portrait of this blog's author - by Stephen Blackman 2008

Wednesday, August 15, 2018

Again an album purchased when it came out. I couldn't believe the cover, so funny and so naughty! We were shocked and of course absolutely loved it!

This album is is regularly in my top ten albums of all time and is a masterpiece. Did you know Keith Moon produced the violin on 'Baba O'Riley'?

I was talking  elsewhere about Keith and 'The Kids Are Alright' film and the last two recorded 'concerts' [77-78*] which were used for that film and the demise of Keith at the end dead from taking anti-alcohol medication [Heminevrin, a sedative widely used to aid alcohol withdrawal] which he had on prescription to "take one when he felt like a drink and no more than three in any twenty four hours". His system post-mortem was found to contain 32.
Doesn't this constitute suicide? 
Seems so shocking now. A raging alcoholic and some of his best stories are from other people's accounts. Grahame Chapman (Monty Python) told some of the funniest in his autobiography but after a while the drunken antics take over completely and become sad and unfunny and one has to take account and either stop entirely or . . . . . . well, to be blunt, kill yourself. Both did

On this day in music history: August 14, 1971 - “Who’s Next”, the fifth album by The Who is released. Produced by The Who and Glyn Johns, it is recorded at Olympic Studios in London from March - May 1971. The project is initially planned by Pete Townshend as the follow up to the band’s landmark “Tommy” as an even more ambitious rock opera and film titled “Lifehouse”. The overall concept of the piece loses direction during the initial recording, causing friction among the band members and major falling out between Townshend and producer Kit Lambert. Scrapping the initial recordings, The Who start over again with producer Glyn Johns. Townshend takes several of the songs from the abandoned “Lifehouse” project (along with one song written by John Entwistle), shaping them into the final version of the album. The LP’s now iconic cover photo is taken by photographer Ethan Russell (“Get Back/Let It Be”), features a shot of the band on top of a coal slag heap (staged to look as if they had just urinated on a concrete piling) in the mining town of Easington Colliery in Country Durham, UK. The album yields some of The Who’s best known and loved songs including “Won’t Get Fooled Again”, “Baba O'Riley”, and “Behind Blue Eyes”. In 2003, Universal Music Group releases a 2 CD Deluxe Edition of the album featuring a remastered version of the original album, with the second disc including previously unreleased outtakes recorded during the initial sessions for the the album in March of 1971 at The Record Plant in New York City. As well as becoming rock radio staples and anthems, many songs from “Who’s Next” have been used in other media over the years. “Won’t Get Fooled Again” has appeared in films and television programs, including as the theme for the series “CSI Miami”. “Baba O'Riley” has also been featured in numerous films and TV programs as well, and has served as the intro music for Los Angeles Lakers during home games. “Going Mobile” and “Behind Blue Eyes” have also appeared in commercials for various products. The album is spotlighted in an episode of the series “Classic Albums” in 2006, and is also inducted into the Grammy Hall Of Fame in 2007. “Who’s Next” hits number one on the UK album chart, peaking at number four on the Billboard Top 200, and is certified 3x Platinum in the US by the RIAA.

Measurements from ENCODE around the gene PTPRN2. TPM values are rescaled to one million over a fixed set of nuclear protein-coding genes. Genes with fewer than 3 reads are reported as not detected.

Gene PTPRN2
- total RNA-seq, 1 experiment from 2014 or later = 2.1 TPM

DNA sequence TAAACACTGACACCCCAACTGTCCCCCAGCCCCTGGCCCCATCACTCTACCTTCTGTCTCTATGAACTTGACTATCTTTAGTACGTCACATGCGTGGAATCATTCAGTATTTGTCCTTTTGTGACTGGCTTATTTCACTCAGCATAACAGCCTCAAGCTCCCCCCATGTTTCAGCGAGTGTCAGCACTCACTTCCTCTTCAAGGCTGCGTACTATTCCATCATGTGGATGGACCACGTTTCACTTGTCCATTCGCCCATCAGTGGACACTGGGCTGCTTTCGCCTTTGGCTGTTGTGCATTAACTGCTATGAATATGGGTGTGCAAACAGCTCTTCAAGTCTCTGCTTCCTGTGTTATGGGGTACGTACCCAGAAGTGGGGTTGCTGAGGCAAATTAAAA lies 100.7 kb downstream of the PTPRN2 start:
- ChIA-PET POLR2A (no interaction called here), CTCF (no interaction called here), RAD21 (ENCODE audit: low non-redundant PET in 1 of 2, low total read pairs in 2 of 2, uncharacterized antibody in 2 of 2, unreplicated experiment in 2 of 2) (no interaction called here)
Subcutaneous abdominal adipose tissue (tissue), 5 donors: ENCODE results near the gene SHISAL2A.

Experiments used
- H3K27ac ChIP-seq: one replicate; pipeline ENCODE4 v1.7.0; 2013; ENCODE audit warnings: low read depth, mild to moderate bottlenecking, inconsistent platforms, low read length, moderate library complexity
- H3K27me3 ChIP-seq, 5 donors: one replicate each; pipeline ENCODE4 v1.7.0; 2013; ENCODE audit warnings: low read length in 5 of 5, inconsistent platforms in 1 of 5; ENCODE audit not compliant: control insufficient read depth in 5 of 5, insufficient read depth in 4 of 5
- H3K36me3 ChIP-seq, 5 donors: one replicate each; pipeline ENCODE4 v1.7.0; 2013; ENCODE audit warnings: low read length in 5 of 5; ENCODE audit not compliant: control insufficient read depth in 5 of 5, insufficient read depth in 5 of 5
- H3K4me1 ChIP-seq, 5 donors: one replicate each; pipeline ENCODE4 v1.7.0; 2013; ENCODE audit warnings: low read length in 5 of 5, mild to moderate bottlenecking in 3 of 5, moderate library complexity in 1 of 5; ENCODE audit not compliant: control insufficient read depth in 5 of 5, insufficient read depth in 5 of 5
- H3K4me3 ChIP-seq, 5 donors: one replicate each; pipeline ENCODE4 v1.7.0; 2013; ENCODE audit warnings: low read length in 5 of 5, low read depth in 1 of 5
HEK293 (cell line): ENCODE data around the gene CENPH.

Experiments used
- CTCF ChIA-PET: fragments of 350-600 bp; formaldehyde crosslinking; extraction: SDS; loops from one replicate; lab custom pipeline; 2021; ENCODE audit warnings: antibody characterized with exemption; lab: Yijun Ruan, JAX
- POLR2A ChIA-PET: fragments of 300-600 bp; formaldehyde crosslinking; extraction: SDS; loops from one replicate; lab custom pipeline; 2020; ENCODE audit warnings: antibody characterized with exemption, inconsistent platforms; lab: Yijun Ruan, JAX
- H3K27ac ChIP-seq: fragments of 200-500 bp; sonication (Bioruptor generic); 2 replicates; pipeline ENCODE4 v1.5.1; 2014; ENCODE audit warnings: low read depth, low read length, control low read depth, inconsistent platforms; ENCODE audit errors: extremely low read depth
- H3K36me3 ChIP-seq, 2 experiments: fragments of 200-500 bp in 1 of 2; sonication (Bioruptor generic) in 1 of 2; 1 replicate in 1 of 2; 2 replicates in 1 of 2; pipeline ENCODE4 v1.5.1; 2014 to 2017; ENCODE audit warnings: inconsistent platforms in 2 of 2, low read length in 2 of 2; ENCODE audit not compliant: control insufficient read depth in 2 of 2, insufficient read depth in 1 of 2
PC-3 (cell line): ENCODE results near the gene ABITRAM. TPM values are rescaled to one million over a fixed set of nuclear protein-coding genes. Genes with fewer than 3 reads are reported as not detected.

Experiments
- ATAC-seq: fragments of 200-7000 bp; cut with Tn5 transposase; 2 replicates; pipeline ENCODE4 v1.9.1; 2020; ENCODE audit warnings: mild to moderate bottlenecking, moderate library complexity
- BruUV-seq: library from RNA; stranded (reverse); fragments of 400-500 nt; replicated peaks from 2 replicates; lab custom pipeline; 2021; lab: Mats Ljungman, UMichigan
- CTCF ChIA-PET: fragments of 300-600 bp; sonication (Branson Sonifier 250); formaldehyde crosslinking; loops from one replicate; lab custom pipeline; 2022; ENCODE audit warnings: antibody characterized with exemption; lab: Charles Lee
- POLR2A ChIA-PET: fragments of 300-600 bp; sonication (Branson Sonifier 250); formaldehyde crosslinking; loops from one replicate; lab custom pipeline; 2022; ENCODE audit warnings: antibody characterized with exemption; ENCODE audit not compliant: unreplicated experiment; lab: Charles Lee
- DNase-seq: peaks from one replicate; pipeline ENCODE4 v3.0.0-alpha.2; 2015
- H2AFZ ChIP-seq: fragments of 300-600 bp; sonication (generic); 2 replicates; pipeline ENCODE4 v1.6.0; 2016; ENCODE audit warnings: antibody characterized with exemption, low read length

* 15 December 1977 at the Gaumont Cinema in Kilburn 
   25 May 1978 at London's Shepperton Studios four months later Keith was dead

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